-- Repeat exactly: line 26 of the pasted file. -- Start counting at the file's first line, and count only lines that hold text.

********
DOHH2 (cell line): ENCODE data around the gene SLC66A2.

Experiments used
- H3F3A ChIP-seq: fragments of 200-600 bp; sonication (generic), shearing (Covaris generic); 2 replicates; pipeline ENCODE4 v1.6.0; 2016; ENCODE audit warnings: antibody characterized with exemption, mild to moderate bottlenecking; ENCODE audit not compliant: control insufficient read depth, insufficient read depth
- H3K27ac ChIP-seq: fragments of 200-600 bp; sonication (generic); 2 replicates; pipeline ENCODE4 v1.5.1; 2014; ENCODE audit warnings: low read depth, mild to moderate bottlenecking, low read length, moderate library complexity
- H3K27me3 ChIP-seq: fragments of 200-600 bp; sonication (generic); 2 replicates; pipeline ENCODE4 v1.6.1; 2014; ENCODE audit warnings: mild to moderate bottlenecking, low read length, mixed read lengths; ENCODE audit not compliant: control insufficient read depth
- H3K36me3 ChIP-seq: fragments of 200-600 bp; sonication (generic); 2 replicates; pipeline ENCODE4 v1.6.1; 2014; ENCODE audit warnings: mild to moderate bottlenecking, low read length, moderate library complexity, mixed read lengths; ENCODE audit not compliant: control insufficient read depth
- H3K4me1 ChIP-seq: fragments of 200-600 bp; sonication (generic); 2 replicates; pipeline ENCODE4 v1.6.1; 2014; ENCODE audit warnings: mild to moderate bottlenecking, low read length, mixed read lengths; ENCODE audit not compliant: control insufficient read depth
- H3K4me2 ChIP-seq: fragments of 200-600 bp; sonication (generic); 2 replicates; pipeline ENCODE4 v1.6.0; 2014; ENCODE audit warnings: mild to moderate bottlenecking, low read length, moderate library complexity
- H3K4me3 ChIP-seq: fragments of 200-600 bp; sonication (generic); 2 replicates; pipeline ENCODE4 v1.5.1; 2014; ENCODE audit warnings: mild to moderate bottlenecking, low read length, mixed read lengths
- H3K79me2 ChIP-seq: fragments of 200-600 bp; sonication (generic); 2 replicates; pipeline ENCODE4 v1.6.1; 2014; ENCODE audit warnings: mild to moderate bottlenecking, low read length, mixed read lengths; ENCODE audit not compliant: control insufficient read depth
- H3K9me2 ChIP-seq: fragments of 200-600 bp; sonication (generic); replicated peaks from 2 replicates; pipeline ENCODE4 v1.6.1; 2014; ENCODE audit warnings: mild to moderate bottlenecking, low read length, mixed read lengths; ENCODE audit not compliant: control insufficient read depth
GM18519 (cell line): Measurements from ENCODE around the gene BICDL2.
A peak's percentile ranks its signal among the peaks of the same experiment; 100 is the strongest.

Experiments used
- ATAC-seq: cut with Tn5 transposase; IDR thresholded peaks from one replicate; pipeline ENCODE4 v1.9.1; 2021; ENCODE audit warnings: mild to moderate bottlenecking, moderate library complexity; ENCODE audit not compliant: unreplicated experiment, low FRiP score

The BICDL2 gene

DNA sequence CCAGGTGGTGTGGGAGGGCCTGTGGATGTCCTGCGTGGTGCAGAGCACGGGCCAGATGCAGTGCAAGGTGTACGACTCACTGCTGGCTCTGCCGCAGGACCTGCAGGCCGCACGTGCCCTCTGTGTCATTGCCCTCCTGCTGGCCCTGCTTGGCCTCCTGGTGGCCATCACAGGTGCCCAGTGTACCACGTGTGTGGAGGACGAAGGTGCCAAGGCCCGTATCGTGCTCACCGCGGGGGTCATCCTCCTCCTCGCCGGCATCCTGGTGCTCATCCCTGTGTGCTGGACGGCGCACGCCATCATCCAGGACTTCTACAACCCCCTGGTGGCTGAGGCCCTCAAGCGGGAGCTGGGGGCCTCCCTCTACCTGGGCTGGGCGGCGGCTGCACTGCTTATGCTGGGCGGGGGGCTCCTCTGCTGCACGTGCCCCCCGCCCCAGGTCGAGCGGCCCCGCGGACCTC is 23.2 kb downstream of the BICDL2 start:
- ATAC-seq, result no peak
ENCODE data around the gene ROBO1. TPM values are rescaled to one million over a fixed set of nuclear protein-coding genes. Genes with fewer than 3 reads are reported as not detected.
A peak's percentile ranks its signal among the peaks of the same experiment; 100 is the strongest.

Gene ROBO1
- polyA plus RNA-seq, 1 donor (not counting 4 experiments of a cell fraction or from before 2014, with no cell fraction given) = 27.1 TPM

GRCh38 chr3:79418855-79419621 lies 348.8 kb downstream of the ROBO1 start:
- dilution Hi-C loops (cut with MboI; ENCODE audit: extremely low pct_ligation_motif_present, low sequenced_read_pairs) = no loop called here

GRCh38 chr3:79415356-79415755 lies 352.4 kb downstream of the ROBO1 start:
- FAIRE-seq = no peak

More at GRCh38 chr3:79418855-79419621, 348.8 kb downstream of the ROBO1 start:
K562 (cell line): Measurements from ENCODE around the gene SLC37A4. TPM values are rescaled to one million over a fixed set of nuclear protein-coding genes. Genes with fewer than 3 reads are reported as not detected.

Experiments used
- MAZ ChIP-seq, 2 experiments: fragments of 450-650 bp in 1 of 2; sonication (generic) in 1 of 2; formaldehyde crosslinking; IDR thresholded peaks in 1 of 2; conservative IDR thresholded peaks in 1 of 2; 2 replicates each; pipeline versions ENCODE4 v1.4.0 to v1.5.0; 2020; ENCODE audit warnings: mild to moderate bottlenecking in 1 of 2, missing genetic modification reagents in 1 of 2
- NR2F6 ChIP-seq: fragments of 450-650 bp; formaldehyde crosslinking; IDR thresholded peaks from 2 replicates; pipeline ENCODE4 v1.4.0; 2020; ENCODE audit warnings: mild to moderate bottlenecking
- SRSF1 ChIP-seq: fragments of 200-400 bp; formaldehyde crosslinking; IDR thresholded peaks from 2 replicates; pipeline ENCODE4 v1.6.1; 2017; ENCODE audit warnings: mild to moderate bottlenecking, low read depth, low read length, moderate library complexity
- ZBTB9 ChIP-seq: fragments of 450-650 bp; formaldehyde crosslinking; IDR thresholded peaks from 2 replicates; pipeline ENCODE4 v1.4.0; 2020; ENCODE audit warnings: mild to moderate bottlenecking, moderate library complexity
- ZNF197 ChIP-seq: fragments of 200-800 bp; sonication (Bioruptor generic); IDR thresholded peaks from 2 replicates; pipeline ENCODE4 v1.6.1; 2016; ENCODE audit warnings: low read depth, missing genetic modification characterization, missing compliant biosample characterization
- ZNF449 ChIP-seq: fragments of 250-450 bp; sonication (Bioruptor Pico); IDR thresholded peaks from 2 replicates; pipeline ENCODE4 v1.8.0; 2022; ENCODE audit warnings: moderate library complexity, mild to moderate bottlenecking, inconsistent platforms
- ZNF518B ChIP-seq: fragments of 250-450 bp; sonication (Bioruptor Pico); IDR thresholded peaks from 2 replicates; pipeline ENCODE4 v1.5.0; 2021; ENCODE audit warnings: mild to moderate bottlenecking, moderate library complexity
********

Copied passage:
- FAIRE-seq = no peak